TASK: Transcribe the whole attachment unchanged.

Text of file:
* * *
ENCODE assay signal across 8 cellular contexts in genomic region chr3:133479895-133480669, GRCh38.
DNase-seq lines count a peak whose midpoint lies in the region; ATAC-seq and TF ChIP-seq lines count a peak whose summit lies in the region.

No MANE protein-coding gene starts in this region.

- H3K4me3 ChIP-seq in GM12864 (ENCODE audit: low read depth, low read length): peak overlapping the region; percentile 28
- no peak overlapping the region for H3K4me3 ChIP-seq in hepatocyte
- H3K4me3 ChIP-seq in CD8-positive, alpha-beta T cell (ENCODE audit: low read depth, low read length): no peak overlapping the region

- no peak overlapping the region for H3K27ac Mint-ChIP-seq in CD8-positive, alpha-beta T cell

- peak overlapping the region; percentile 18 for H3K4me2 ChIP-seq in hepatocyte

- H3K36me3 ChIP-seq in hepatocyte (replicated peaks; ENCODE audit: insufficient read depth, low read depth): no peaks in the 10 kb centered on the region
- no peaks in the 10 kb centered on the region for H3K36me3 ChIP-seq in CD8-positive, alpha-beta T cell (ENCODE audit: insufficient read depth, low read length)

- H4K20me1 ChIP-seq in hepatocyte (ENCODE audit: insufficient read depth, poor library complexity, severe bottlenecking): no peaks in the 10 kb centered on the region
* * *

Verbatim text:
ENCODE assay signal across 8 cellular contexts in genomic region chr3:133479895-133480669, GRCh38.
DNase-seq lines count a peak whose midpoint lies in the region; ATAC-seq and TF ChIP-seq lines count a peak whose summit lies in the region.

No MANE protein-coding gene starts in this region.

- H3K4me3 ChIP-seq in GM12864 (ENCODE audit: low read depth, low read length): peak overlapping the region; percentile 28
- no peak overlapping the region for H3K4me3 ChIP-seq in hepatocyte
- H3K4me3 ChIP-seq in CD8-positive, alpha-beta T cell (ENCODE audit: low read depth, low read length): no peak overlapping the region

- no peak overlapping the region for H3K27ac Mint-ChIP-seq in CD8-positive, alpha-beta T cell

- peak overlapping the region; percentile 18 for H3K4me2 ChIP-seq in hepatocyte

- H3K36me3 ChIP-seq in hepatocyte (replicated peaks; ENCODE audit: insufficient read depth, low read depth): no peaks in the 10 kb centered on the region
- no peaks in the 10 kb centered on the region for H3K36me3 ChIP-seq in CD8-positive, alpha-beta T cell (ENCODE audit: insufficient read depth, low read length)

- H4K20me1 ChIP-seq in hepatocyte (ENCODE audit: insufficient read depth, poor library complexity, severe bottlenecking): no peaks in the 10 kb centered on the region